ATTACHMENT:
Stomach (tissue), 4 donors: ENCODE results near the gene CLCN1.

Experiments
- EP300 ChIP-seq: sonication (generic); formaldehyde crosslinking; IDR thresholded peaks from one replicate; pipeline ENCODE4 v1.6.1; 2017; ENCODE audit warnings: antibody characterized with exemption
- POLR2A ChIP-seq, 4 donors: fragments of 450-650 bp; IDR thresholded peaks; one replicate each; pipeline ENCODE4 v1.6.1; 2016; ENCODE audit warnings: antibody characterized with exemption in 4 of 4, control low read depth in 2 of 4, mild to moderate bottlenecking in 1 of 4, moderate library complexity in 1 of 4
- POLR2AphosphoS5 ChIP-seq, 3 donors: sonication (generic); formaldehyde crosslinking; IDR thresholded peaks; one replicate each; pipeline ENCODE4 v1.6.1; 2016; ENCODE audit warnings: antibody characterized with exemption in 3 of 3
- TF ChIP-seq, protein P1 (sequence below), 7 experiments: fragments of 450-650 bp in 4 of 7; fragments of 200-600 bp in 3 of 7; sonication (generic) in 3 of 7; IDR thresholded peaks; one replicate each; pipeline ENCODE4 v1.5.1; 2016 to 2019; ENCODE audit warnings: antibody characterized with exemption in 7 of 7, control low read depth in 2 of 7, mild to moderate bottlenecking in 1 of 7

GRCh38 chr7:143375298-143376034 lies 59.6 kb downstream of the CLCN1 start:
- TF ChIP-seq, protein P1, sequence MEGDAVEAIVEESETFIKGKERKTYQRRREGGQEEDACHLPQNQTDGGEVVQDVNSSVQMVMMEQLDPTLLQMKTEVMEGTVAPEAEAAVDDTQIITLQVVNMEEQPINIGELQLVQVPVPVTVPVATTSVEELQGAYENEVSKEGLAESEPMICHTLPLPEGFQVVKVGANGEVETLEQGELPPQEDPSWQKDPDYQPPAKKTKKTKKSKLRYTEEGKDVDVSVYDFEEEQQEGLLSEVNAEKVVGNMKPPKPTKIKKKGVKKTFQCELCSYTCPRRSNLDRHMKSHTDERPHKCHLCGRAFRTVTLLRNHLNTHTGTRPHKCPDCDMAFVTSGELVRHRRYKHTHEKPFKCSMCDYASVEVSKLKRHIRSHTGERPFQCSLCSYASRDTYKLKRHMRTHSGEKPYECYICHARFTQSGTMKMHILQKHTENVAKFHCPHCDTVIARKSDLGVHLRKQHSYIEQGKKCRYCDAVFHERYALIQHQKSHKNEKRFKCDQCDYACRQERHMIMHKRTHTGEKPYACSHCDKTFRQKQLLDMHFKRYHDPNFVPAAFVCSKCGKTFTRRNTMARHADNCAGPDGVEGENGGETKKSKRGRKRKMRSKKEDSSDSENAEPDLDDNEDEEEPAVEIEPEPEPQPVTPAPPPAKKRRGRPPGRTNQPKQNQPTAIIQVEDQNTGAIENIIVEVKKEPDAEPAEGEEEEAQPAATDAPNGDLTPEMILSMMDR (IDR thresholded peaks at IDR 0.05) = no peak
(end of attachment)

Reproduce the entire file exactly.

Stomach (tissue), 4 donors: ENCODE results near the gene CLCN1.

Experiments
- EP300 ChIP-seq: sonication (generic); formaldehyde crosslinking; IDR thresholded peaks from one replicate; pipeline ENCODE4 v1.6.1; 2017; ENCODE audit warnings: antibody characterized with exemption
- POLR2A ChIP-seq, 4 donors: fragments of 450-650 bp; IDR thresholded peaks; one replicate each; pipeline ENCODE4 v1.6.1; 2016; ENCODE audit warnings: antibody characterized with exemption in 4 of 4, control low read depth in 2 of 4, mild to moderate bottlenecking in 1 of 4, moderate library complexity in 1 of 4
- POLR2AphosphoS5 ChIP-seq, 3 donors: sonication (generic); formaldehyde crosslinking; IDR thresholded peaks; one replicate each; pipeline ENCODE4 v1.6.1; 2016; ENCODE audit warnings: antibody characterized with exemption in 3 of 3
- TF ChIP-seq, protein P1 (sequence below), 7 experiments: fragments of 450-650 bp in 4 of 7; fragments of 200-600 bp in 3 of 7; sonication (generic) in 3 of 7; IDR thresholded peaks; one replicate each; pipeline ENCODE4 v1.5.1; 2016 to 2019; ENCODE audit warnings: antibody characterized with exemption in 7 of 7, control low read depth in 2 of 7, mild to moderate bottlenecking in 1 of 7

GRCh38 chr7:143375298-143376034 lies 59.6 kb downstream of the CLCN1 start:
- TF ChIP-seq, protein P1, sequence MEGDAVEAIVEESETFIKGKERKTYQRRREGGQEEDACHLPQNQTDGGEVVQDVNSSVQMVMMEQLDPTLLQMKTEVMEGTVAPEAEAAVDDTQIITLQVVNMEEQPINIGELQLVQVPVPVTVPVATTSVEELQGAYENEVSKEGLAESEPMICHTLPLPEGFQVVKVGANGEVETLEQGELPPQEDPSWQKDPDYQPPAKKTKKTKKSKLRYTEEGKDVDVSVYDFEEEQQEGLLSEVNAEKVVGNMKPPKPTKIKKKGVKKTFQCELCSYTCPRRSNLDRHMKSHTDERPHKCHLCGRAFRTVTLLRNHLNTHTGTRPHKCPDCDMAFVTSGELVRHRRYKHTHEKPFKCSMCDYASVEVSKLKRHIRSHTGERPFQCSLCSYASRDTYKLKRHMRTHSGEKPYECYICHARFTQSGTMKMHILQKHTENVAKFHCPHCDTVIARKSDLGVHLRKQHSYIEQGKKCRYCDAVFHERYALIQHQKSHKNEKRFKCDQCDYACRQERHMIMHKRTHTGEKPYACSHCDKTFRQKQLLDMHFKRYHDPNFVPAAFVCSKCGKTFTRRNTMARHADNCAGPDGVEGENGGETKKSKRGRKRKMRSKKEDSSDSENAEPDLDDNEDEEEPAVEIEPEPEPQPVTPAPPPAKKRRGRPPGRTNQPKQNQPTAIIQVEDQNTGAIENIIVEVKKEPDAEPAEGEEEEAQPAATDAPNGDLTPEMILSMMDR (IDR thresholded peaks at IDR 0.05) = no peak